This game would go on anywhere between 20-30 minutes. The upperclassmen would snicker anytime the freshman would come to them. But because of the fear for Parker, the freshman would continue the endless search. Eventually, the entire team would break out in laughter and the joke would end. The freshman running around had now been initiated onto the baseball team. He had joined our ring of folklore jokes. He could finally be called a part of the baseball team. And the next time that this joke was played on another freshman, he would be part of our group that knew what was going on.

Justin never was a victim of this joke, but I can vividly remember searching for a key to the flagpole my freshman year. I was embarrassed for awhile, but the experience was well worth it to become a member of the team. Feeling like I was a part of a special group of friends was one of the best feelings I had ever felt. Looking back, running around aimlessly for half an hour was well worth the reward of four years on the baseball program.

Internet Culture

(Romanian words. Doesn’t actually mean anything in Romanian, just works with the    music. Original Song by O-zone.)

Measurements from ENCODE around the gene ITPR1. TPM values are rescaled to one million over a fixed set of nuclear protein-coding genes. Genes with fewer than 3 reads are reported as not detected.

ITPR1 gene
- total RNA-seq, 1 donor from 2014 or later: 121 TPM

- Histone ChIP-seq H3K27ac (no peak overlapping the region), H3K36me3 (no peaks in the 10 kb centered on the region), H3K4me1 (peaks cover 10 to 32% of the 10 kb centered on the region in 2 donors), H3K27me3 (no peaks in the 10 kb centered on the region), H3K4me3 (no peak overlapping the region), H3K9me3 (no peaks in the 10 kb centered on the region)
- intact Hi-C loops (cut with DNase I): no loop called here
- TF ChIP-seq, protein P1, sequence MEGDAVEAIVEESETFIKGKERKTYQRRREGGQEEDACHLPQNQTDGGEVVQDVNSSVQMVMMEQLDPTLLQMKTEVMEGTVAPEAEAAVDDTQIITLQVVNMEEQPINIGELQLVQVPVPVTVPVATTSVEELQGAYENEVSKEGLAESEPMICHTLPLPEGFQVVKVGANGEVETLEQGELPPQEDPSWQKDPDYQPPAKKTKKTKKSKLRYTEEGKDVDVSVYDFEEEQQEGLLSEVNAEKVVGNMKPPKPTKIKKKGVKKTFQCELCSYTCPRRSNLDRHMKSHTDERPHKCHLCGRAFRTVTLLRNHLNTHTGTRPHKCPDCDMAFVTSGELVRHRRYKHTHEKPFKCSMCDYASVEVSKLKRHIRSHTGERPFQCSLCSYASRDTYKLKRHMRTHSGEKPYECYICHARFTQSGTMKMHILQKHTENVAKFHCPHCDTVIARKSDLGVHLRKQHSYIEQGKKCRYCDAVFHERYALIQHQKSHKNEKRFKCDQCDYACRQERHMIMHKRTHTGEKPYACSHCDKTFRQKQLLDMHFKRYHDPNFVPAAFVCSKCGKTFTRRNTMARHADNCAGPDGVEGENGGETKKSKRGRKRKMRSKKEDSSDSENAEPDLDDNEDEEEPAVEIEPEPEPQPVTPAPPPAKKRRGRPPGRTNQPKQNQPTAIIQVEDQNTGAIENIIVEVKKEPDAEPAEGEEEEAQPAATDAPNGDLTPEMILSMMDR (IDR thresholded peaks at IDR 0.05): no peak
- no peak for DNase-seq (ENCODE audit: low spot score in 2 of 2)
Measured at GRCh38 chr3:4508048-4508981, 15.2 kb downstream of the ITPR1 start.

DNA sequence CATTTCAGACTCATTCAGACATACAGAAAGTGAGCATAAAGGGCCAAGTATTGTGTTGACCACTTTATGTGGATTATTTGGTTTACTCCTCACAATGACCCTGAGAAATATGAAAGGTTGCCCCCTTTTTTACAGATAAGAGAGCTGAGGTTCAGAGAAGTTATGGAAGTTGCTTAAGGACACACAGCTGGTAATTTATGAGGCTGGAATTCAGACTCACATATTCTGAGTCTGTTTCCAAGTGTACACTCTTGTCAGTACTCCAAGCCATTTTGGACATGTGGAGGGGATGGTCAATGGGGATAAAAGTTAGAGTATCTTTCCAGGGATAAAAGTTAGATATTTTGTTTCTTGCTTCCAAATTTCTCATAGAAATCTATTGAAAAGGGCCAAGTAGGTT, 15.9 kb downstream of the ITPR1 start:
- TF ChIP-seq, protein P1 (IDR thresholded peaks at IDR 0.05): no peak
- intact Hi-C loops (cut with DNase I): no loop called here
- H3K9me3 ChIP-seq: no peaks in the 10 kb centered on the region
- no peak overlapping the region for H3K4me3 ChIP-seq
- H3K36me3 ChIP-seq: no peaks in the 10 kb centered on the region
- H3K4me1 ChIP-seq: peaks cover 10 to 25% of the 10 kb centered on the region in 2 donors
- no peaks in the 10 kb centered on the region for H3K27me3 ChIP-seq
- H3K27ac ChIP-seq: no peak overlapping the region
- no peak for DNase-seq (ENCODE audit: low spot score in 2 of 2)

Maya Hi, Maya Hu, Maya Ha

Maya Haha, Maya Hi, Maya Hu,

Maya Ha, Maya Haha

Ross Chris Newman – Famous Numa Numa Dance

In 2004, Gary Brolsma never thought that a video that he created in his bedroom would become a national internet phenomenon. Let alone a video not even in English and the performance merely being a glorified lip sync. The video popped up on a site named www.newgrounds.com. After only a few months of being online, the video recorded over a million hits. And after 6 months the video had been viewed tens of millions of times world-wide with many “Numa Numa” impersonations popping up everywhere trying to copy the original. While none were quite as good as Gary’s, they were valiant efforts.